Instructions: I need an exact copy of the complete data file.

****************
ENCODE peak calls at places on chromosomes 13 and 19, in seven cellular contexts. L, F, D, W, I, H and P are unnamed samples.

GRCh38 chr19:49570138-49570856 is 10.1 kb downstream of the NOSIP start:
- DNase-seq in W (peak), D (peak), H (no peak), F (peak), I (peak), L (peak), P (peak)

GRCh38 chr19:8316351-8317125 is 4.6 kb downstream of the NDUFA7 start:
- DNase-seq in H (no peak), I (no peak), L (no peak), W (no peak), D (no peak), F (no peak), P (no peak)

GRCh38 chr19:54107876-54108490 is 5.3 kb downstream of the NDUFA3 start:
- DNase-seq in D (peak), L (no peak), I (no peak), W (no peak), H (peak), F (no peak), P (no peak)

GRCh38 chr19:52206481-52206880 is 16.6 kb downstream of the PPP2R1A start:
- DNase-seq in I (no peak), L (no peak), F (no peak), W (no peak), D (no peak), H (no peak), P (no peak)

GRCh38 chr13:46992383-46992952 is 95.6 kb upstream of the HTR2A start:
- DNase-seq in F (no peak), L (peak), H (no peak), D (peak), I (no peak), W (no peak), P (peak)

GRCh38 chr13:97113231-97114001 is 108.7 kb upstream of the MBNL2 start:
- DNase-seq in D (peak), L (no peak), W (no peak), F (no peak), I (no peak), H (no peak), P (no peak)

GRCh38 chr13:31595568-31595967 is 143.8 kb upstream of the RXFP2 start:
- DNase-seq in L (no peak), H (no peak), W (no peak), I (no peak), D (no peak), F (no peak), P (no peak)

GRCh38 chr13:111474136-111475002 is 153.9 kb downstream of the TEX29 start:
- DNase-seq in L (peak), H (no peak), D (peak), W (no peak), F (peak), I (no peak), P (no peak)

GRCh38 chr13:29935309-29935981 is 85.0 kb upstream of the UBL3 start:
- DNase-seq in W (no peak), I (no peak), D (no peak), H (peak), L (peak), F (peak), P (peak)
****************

ENCODE peak calls at places on chromosomes 13 and 19, in seven cellular contexts. L, F, D, W, I, H and P are unnamed samples.

GRCh38 chr19:49570138-49570856 is 10.1 kb downstream of the NOSIP start:
- DNase-seq in W (peak), D (peak), H (no peak), F (peak), I (peak), L (peak), P (peak)

GRCh38 chr19:8316351-8317125 is 4.6 kb downstream of the NDUFA7 start:
- DNase-seq in H (no peak), I (no peak), L (no peak), W (no peak), D (no peak), F (no peak), P (no peak)

GRCh38 chr19:54107876-54108490 is 5.3 kb downstream of the NDUFA3 start:
- DNase-seq in D (peak), L (no peak), I (no peak), W (no peak), H (peak), F (no peak), P (no peak)

GRCh38 chr19:52206481-52206880 is 16.6 kb downstream of the PPP2R1A start:
- DNase-seq in I (no peak), L (no peak), F (no peak), W (no peak), D (no peak), H (no peak), P (no peak)

GRCh38 chr13:46992383-46992952 is 95.6 kb upstream of the HTR2A start:
- DNase-seq in F (no peak), L (peak), H (no peak), D (peak), I (no peak), W (no peak), P (peak)

GRCh38 chr13:97113231-97114001 is 108.7 kb upstream of the MBNL2 start:
- DNase-seq in D (peak), L (no peak), W (no peak), F (no peak), I (no peak), H (no peak), P (no peak)

GRCh38 chr13:31595568-31595967 is 143.8 kb upstream of the RXFP2 start:
- DNase-seq in L (no peak), H (no peak), W (no peak), I (no peak), D (no peak), F (no peak), P (no peak)

GRCh38 chr13:111474136-111475002 is 153.9 kb downstream of the TEX29 start:
- DNase-seq in L (peak), H (no peak), D (peak), W (no peak), F (peak), I (no peak), P (no peak)

GRCh38 chr13:29935309-29935981 is 85.0 kb upstream of the UBL3 start:
- DNase-seq in W (no peak), I (no peak), D (no peak), H (peak), L (peak), F (peak), P (peak)